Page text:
Understanding variation in mortality through time and across space is critical to quantifying and monitoring population health. In settings where ongoing, routine systems to monitor mortality - e.g. vital statistics - do not exist or function poorly, there are very few options available to obtain measures of mortality that cover both time and space, particularly space. In large part due to the innovative work of William Brass - and many after him - formal demography has a suite of 'indirect estimation' methods designed to obtain reasonable estimates of key mortality indicators from very few data that can occasionally be elicited from enough people to form a comprehensive picture of mortality throughout a given place, e.g. a country.
The 'Brass Method' to estimate child mortality utilizes simple data obtained from a population of women of reproductive age; from each woman at the time of the interview:
Obtaining these data in a survey or census typically requires only two additional questions, the second two relating to children ever born. This parsimony has resulted in these questions being added to whole censuses and many surveys over the past several decades. In a number of countries in Africa this is the only country-wide source of mortality information, and consequently, it is very valuable.
Traditional approaches to indirect estimation methods are deterministic in the sense that they produce specific numbers without a sense of how certain the method is that those are the the numbers most consistent with the data. Situations in which indirect estimation is necessary are inherently low-information, and the methods themselves require a set of assumptions and some additional information, and as a result, there are many ways in which a slightly different estimate could be obtained → there must be some degree of uncertainty in the estimates.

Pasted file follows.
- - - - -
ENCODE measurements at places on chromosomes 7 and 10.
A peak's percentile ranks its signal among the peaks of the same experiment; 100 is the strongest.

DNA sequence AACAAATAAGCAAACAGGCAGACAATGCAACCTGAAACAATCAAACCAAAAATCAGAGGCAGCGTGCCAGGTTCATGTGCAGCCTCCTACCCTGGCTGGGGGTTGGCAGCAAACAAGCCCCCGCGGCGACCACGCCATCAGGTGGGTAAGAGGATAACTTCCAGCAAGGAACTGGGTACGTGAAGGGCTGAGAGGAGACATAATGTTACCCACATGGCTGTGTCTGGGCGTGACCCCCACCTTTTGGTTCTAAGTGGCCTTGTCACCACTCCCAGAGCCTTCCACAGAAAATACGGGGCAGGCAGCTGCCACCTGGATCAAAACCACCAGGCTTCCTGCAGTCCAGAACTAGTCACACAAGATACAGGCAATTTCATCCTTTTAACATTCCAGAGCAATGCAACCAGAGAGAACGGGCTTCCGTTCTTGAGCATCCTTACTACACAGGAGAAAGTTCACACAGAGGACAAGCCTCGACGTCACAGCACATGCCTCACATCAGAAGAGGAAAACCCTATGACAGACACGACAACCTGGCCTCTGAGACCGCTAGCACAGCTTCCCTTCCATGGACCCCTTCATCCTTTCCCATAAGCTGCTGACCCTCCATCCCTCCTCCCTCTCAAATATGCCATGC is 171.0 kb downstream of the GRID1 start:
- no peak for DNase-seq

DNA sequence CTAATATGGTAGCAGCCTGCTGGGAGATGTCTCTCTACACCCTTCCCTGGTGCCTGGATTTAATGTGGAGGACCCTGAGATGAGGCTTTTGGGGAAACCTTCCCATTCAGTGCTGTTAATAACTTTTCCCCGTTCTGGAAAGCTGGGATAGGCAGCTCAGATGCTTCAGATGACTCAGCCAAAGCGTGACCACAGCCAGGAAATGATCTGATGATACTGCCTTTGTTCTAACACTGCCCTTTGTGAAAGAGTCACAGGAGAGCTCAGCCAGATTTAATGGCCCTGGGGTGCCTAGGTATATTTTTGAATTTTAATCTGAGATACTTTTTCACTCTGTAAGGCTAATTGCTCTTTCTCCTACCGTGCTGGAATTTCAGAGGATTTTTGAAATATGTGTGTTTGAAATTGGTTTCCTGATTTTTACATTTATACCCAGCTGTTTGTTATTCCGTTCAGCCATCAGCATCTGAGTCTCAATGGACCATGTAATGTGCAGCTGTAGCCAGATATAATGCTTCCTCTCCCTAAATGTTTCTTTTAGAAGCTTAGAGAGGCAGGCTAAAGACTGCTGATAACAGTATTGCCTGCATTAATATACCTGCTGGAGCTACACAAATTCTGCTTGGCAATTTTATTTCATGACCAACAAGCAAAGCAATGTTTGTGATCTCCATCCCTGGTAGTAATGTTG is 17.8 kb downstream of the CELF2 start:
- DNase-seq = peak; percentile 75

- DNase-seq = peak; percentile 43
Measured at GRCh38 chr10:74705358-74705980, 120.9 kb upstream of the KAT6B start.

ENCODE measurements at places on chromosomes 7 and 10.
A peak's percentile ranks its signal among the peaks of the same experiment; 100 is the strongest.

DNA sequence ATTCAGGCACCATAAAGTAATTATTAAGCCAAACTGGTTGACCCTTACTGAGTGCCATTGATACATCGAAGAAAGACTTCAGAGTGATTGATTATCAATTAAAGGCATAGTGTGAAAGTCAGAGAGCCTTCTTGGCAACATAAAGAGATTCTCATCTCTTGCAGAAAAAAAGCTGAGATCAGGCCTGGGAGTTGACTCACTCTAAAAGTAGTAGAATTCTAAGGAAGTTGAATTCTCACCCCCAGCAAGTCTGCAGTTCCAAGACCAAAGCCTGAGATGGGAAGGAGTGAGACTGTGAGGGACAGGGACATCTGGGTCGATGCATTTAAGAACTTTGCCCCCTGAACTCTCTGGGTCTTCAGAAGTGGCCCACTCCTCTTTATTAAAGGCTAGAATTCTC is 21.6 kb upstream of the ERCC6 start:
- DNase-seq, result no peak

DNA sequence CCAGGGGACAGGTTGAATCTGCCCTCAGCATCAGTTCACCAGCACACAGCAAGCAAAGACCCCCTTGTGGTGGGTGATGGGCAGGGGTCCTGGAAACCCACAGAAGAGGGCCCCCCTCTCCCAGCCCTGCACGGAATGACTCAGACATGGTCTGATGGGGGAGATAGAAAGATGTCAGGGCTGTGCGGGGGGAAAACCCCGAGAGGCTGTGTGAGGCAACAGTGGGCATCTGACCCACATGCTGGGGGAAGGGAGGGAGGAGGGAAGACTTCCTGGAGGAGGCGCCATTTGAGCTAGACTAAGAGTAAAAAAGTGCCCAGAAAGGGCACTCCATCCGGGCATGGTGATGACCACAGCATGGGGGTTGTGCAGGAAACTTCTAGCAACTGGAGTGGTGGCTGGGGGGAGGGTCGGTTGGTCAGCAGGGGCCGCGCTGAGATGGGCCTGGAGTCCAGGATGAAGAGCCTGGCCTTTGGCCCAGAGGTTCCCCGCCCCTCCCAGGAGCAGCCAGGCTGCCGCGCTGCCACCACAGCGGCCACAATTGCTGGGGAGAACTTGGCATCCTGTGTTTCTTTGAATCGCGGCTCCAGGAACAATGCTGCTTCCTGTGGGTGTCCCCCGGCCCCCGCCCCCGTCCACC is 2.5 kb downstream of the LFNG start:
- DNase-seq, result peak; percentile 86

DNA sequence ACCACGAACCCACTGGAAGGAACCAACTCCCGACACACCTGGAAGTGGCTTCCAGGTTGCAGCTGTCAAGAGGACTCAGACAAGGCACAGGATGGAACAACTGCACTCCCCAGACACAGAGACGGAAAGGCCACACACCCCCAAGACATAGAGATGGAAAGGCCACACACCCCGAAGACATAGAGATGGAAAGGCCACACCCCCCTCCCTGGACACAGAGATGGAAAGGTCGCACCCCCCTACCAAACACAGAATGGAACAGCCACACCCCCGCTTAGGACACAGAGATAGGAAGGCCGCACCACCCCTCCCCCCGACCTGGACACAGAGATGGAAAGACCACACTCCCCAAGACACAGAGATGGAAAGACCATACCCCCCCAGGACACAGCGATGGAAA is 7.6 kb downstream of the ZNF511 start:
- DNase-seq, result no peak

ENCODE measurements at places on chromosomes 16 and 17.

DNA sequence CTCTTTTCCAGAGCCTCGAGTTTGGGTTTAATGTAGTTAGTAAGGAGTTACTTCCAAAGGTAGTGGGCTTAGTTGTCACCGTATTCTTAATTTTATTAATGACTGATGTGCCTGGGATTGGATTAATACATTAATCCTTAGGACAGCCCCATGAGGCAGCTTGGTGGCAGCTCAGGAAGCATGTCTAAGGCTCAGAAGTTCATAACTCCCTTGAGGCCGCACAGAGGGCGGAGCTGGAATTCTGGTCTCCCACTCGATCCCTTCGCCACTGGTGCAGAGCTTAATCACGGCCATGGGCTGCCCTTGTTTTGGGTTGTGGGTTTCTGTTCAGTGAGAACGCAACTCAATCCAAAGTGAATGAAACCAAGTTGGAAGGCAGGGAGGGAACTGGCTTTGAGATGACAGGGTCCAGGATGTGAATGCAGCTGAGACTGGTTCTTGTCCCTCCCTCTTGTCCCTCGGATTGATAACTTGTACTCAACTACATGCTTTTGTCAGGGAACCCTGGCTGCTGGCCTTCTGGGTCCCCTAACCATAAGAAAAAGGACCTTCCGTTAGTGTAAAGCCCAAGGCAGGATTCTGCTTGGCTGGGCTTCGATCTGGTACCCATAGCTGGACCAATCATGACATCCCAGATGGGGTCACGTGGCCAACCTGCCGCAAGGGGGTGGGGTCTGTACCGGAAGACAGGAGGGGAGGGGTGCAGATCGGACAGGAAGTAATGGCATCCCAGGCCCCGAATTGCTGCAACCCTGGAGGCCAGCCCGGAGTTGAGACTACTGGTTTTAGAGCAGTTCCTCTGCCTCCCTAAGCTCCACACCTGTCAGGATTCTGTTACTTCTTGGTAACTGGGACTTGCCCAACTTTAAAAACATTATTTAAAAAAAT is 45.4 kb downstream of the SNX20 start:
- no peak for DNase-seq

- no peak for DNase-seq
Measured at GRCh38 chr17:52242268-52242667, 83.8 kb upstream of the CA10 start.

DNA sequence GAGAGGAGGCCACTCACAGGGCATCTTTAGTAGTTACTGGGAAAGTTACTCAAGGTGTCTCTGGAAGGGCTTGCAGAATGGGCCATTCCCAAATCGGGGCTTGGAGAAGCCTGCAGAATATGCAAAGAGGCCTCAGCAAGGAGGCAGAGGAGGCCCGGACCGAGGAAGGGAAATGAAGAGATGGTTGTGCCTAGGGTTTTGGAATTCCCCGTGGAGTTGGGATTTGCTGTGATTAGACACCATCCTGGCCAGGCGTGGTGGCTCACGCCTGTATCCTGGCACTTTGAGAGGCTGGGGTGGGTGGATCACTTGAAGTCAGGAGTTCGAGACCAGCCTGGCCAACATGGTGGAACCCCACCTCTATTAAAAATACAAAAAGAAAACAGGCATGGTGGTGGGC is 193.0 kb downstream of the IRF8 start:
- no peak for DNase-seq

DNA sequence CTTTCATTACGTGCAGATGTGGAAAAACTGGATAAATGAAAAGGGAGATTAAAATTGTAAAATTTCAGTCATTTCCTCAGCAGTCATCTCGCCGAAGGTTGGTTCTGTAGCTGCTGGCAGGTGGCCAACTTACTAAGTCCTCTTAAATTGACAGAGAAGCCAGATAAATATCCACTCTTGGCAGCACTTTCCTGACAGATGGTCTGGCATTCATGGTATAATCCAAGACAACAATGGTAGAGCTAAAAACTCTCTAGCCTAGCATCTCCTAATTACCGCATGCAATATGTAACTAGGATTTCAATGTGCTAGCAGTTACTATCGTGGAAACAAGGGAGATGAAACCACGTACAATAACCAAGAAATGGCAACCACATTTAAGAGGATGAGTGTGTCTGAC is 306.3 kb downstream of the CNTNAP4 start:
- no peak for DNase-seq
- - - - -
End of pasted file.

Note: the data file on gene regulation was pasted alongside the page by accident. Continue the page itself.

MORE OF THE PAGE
OSU Sociology graduate student Yue Chu and I are exploring alternative approaches to the traditional Brass method to estimate child mortality from the three questions listed above. Yue has complete a master's degree based on this work, and we will present some preliminary results at the Population Association of America (PAA) meeting in 2021.
We stay close to the spirit of the method, but we have developed a new Bayesian estimation approach that simultaneously estimates age-specific fertility for the mothers and age-specific mortality for their children, with uncertainty in both. Initial work is based on data from the demographic and health surveys (DHS)